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Weird Science: An Inordinate Fondness for Beetles

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<p><strong>SF Fig. 3.6. </strong>Representatives of order Coleoptera, the beetles</p>

British evolutionary biologist and geneticist J.B.S. Haldane quipped that if a god or divine being had created all living organisms on Earth, then that creator must have an “inordinate fondness for beetles.” Beetles (phylum Arthropoda, class Insecta, order Coleoptera) account for a greater number of species than any other single group of living animal. Approximately one out of every four animal species on Earth is a beetle (SF Fig. 3.6).

 

There is a species of beetle that lives in the intertidal environment, but there are no truly marine beetles. However, it is important to appreciate the diversity of this special group. Hundreds of new species of beetles are still being discovered every year.

 

Insects are by far the most successful group of organisms on planet Earth, and the only group of invertebrates to have evolved the ability to fly. The class Insecta contains over one million described species, more than double the number of species described from all other phyla combined. Scientists hypothesize that their ability to fly and their close relationships with many flowering plants allowed the huge radiation of insect species. Insects are one of the few taxonomic groups that demonstrate true social behavior, most notably among the bees, ants, and wasps. Insects have an enormous impact on humans. Pollinators like honeybees are necessary for agriculture, and insects like the silk moth and coccineal beetles themselves produce valuable products like silk and dye. Other insects have detrimental impacts. Some carry disease or parasitize humans and others are destructive pests that wreck crops, clothing, books, and buildings. Insects also provide information about environmental health. Aquatic insects are common important indicators of stream health in freshwater systems.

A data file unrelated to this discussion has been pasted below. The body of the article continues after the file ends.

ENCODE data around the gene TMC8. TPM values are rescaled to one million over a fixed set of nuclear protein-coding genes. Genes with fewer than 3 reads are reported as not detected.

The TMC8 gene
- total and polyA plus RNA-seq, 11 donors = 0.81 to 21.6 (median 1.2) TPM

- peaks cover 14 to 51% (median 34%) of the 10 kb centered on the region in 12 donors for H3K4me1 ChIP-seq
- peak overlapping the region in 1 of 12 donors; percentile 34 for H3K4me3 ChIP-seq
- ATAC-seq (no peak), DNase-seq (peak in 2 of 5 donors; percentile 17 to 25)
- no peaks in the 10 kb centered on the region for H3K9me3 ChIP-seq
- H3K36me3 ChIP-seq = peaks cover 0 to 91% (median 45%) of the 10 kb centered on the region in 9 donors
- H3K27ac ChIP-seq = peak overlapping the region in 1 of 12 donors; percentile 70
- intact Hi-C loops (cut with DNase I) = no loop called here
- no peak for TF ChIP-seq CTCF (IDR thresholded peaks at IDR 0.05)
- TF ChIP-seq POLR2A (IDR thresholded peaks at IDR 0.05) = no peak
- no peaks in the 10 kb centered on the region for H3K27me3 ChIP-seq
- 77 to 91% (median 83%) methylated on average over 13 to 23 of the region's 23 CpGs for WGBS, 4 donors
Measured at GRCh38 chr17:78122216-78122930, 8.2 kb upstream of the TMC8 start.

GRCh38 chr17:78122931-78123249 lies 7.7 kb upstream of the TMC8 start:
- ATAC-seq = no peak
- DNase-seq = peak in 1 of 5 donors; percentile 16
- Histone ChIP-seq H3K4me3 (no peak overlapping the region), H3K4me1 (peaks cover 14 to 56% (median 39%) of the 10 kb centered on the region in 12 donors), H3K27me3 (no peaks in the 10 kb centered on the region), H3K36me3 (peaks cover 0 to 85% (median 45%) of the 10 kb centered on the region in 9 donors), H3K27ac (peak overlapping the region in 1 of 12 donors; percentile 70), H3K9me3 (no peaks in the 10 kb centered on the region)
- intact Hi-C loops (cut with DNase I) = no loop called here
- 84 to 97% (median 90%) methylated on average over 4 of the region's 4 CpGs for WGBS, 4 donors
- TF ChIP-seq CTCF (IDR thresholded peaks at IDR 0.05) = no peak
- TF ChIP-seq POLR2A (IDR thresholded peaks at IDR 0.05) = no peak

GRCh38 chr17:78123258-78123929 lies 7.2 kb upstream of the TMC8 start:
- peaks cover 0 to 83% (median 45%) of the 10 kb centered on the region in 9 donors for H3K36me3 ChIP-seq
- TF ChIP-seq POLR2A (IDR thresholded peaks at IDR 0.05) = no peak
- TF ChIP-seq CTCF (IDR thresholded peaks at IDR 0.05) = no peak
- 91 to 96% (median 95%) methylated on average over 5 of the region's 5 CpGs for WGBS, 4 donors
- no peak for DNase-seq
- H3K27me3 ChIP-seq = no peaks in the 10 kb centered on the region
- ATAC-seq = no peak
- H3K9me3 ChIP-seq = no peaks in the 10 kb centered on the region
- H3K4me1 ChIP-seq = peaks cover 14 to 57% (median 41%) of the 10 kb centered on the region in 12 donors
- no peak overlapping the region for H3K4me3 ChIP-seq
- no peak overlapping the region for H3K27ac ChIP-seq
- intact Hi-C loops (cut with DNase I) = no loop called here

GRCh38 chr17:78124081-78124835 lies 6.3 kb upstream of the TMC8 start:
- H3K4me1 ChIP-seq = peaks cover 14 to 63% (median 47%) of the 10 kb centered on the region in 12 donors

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Exploring Our Fluid Earth, a product of the Curriculum Research & Development Group (CRDG), College of Education. University of Hawaii, 2011. This document may be freely reproduced and distributed for non-profit educational purposes.